Broadcom Is Sampling Wi-Fi 7 Chips But Don't Kick Yourself If You Just Upgraded To Wi-Fi 6E
It never fails when it comes to technology—as soon as you upgrade to the latest and greatest thing, a new and better thing crashes the party. Right now that new thing is Wi-Fi 7 (802.11be), a next-generation wireless standard that is officially off the ground (sort of) with Broadcom sampling complete end-to-end chipset solutions for the Wi-Fi 7 ecosystem.
Broadcom's newly introduced Wi-Fi 7 portfolio consists of five chipsets, including two for residential (BCM67263 and BCM6726), two for enterprise (BCM43740 and BCM43720), and an integrated Wi-Fi 7 and Bluetooth 5 combo chip that is optimized for mobile handsets (BCM4398). The features and capabilities vary, but they're all based on the Wi-Fi 7 standard.
Here's a high-level comparison...
Don't feel bad if you're overwhelmed by all the wireless standards in the wild. It wasn't that long ago when Wi-Fi 5 (802.11ac) was king of the hill, then came Wi-Fi 6 (802.11ax) and, not too long after, Wi-Fi 6E (somewhat confusingly also 802.11ax).
The advent of Wi-Fi 6 was a big deal in our modern connected world because it added more bandwidth, cut back on latency, and was reworked to do a much better job juggling multiple devices connected simultaneously. Then came Wi-Fi 6E to take advantage of the 6GHz spectrum that opened up (it supports up to 14 80MHz channels or seven 160MHz channels).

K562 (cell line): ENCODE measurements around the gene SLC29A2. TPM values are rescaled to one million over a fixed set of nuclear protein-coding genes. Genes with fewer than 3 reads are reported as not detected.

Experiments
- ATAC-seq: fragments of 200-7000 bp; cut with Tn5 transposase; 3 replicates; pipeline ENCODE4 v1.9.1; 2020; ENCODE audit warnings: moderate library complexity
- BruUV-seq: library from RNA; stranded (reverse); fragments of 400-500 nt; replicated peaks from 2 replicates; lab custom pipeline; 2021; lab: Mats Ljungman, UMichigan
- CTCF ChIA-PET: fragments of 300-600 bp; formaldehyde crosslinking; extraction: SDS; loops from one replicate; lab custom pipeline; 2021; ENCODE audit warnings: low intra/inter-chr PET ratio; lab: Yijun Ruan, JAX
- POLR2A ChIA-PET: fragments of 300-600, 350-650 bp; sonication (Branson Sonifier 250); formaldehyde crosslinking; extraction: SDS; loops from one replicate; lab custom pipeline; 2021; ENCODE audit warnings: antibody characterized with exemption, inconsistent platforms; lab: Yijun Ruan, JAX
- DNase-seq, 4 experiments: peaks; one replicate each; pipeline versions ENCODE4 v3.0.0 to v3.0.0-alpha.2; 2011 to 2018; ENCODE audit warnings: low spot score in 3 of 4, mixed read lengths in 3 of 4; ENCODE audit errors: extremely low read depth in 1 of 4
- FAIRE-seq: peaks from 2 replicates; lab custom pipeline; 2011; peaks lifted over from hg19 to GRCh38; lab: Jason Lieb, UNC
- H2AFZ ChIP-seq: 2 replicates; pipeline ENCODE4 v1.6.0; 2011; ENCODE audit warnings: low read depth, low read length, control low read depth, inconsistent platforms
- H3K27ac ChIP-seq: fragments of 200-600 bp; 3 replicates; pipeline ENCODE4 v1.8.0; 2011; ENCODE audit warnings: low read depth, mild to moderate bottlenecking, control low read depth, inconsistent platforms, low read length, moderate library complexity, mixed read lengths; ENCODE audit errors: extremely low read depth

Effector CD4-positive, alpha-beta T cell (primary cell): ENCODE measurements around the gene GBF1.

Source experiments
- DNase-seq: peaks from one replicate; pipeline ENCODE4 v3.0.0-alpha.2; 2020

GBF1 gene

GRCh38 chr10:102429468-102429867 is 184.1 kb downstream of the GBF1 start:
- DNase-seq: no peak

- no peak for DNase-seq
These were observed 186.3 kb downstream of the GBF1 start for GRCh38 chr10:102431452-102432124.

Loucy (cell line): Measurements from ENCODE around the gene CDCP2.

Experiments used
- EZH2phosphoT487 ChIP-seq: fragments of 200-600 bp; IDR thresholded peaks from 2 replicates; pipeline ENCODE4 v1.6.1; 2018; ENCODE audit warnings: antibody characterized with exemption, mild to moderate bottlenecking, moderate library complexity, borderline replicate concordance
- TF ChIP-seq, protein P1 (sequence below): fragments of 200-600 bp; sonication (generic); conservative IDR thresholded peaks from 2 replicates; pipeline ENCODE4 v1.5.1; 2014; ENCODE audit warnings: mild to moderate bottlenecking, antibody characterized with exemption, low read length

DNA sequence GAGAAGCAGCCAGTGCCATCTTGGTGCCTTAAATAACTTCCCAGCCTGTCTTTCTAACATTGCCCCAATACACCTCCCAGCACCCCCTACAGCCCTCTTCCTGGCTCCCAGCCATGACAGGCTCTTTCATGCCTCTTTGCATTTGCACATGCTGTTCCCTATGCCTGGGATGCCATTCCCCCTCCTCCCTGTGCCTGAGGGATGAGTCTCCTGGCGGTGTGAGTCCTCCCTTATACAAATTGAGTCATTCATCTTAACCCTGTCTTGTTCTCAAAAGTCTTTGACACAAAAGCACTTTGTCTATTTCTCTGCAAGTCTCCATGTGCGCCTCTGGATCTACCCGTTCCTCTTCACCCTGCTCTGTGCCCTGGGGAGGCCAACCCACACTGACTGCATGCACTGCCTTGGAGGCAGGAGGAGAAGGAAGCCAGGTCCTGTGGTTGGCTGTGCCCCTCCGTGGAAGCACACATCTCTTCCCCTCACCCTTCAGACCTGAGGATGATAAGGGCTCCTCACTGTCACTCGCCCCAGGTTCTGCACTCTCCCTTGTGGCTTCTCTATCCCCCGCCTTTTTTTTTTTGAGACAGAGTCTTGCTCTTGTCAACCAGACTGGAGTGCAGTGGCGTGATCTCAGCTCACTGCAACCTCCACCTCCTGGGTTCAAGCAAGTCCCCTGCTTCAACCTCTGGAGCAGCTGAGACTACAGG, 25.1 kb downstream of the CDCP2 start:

Part of the benefit of Wi-Fi 7 is it theoretically supports up to around 46Gbps of throughput, versus 9.6Gbps for Wi-Fi 6/6E. But just as important, Wi-Fi 7 introduces a technology called Multi-Link Operation (MLO), which enables devices to aggregate channels and rapidly switch between them. When utilized correctly, MLO will pick out the less congested channel for your wireless data.
"MLO allows networks to guarantee commercial-grade quality of service, and enables Wi-Fi as a time-sensitive networking technology for industrial and IoT applications as well. Wi-Fi 7 technology will be critical for delivering fast, reliable video streaming and other applications that require reliable speeds in congested environments," Broadcom explains.
There's also a the impending launch of a feature called Automatic Frequency Coordination (AFC), and with it Wi-Fi 7 will use optimal spectrum allocation to enable high-power access points and extended 6GHz range in both indoor and outdoor environments. The net gain for consumers and enterprise customers is a combination of improvements to the wireless experience, including a five-fold increase in capacity, much better latency, and broader coverage.
"Aside from higher data rates, lower latency, and better network capacity, it is Wi-Fi 7's spectrum flexibility across three bands, its emphasis on the large 6 GHz band, and new techniques like MLO that will greatly improve Wi-Fi's deterministic performance," said Phil Solis, research director at IDC. "This is valuable to many different product types and especially to primary devices such as smartphones that have the combination of volume and heavy data usage across a wide variety of applications in both consumer and enterprise settings."
Broadcom is currently sampling its Wi-Fi 7 chips to early access partners and customers such as ASUS, Netgear, and others. Don't fret if you just upgraded to Wi-Fi 6 or Wi-Fi 6E, though. It will take some time for Wi-Fi 7 to penetrate the market. Even when Wi-Fi 7 routers arrive, the full benefits will go largely untapped until client devices come equipped with Wi-Fi 7 hardware as well.